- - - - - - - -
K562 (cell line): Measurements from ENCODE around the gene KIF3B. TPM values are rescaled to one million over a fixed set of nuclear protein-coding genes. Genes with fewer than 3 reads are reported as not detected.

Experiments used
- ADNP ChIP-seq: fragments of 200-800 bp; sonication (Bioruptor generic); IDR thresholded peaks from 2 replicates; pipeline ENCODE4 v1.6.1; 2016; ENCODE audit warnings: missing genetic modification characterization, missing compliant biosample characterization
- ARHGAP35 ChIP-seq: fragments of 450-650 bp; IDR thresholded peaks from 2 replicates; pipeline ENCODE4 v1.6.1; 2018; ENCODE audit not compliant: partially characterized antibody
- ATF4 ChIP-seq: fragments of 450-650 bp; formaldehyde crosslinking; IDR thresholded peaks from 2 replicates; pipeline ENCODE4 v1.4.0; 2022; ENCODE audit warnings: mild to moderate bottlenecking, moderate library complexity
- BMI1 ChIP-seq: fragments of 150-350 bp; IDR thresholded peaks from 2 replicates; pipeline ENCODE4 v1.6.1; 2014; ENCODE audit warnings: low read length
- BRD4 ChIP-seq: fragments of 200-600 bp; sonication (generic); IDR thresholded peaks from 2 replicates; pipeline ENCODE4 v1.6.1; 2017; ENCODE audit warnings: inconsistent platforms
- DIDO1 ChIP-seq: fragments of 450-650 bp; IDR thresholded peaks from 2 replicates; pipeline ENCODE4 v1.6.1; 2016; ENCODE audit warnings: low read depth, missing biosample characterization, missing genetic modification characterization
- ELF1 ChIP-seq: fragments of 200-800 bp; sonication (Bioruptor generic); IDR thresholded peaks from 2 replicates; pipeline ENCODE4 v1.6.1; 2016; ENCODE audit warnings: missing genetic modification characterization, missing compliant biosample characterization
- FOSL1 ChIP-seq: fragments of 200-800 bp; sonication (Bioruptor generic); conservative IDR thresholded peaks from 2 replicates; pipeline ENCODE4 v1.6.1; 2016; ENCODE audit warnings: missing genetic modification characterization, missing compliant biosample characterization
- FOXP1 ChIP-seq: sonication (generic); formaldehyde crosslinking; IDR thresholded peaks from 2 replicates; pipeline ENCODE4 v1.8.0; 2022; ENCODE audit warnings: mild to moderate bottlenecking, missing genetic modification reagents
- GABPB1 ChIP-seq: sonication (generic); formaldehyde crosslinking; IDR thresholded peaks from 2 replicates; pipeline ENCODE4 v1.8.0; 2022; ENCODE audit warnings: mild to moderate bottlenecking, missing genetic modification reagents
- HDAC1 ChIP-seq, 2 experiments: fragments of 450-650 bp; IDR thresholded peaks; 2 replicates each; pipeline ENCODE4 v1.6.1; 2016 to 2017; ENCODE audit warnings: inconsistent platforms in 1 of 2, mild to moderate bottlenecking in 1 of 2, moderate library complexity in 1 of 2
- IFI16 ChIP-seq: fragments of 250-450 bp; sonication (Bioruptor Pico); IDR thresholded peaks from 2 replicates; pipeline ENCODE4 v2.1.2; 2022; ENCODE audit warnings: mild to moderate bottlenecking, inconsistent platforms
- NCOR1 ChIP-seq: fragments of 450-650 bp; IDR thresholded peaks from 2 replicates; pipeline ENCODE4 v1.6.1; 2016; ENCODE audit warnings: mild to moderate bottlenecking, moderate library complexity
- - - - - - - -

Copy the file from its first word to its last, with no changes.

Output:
K562 (cell line): Measurements from ENCODE around the gene KIF3B. TPM values are rescaled to one million over a fixed set of nuclear protein-coding genes. Genes with fewer than 3 reads are reported as not detected.

Experiments used
- ADNP ChIP-seq: fragments of 200-800 bp; sonication (Bioruptor generic); IDR thresholded peaks from 2 replicates; pipeline ENCODE4 v1.6.1; 2016; ENCODE audit warnings: missing genetic modification characterization, missing compliant biosample characterization
- ARHGAP35 ChIP-seq: fragments of 450-650 bp; IDR thresholded peaks from 2 replicates; pipeline ENCODE4 v1.6.1; 2018; ENCODE audit not compliant: partially characterized antibody
- ATF4 ChIP-seq: fragments of 450-650 bp; formaldehyde crosslinking; IDR thresholded peaks from 2 replicates; pipeline ENCODE4 v1.4.0; 2022; ENCODE audit warnings: mild to moderate bottlenecking, moderate library complexity
- BMI1 ChIP-seq: fragments of 150-350 bp; IDR thresholded peaks from 2 replicates; pipeline ENCODE4 v1.6.1; 2014; ENCODE audit warnings: low read length
- BRD4 ChIP-seq: fragments of 200-600 bp; sonication (generic); IDR thresholded peaks from 2 replicates; pipeline ENCODE4 v1.6.1; 2017; ENCODE audit warnings: inconsistent platforms
- DIDO1 ChIP-seq: fragments of 450-650 bp; IDR thresholded peaks from 2 replicates; pipeline ENCODE4 v1.6.1; 2016; ENCODE audit warnings: low read depth, missing biosample characterization, missing genetic modification characterization
- ELF1 ChIP-seq: fragments of 200-800 bp; sonication (Bioruptor generic); IDR thresholded peaks from 2 replicates; pipeline ENCODE4 v1.6.1; 2016; ENCODE audit warnings: missing genetic modification characterization, missing compliant biosample characterization
- FOSL1 ChIP-seq: fragments of 200-800 bp; sonication (Bioruptor generic); conservative IDR thresholded peaks from 2 replicates; pipeline ENCODE4 v1.6.1; 2016; ENCODE audit warnings: missing genetic modification characterization, missing compliant biosample characterization
- FOXP1 ChIP-seq: sonication (generic); formaldehyde crosslinking; IDR thresholded peaks from 2 replicates; pipeline ENCODE4 v1.8.0; 2022; ENCODE audit warnings: mild to moderate bottlenecking, missing genetic modification reagents
- GABPB1 ChIP-seq: sonication (generic); formaldehyde crosslinking; IDR thresholded peaks from 2 replicates; pipeline ENCODE4 v1.8.0; 2022; ENCODE audit warnings: mild to moderate bottlenecking, missing genetic modification reagents
- HDAC1 ChIP-seq, 2 experiments: fragments of 450-650 bp; IDR thresholded peaks; 2 replicates each; pipeline ENCODE4 v1.6.1; 2016 to 2017; ENCODE audit warnings: inconsistent platforms in 1 of 2, mild to moderate bottlenecking in 1 of 2, moderate library complexity in 1 of 2
- IFI16 ChIP-seq: fragments of 250-450 bp; sonication (Bioruptor Pico); IDR thresholded peaks from 2 replicates; pipeline ENCODE4 v2.1.2; 2022; ENCODE audit warnings: mild to moderate bottlenecking, inconsistent platforms
- NCOR1 ChIP-seq: fragments of 450-650 bp; IDR thresholded peaks from 2 replicates; pipeline ENCODE4 v1.6.1; 2016; ENCODE audit warnings: mild to moderate bottlenecking, moderate library complexity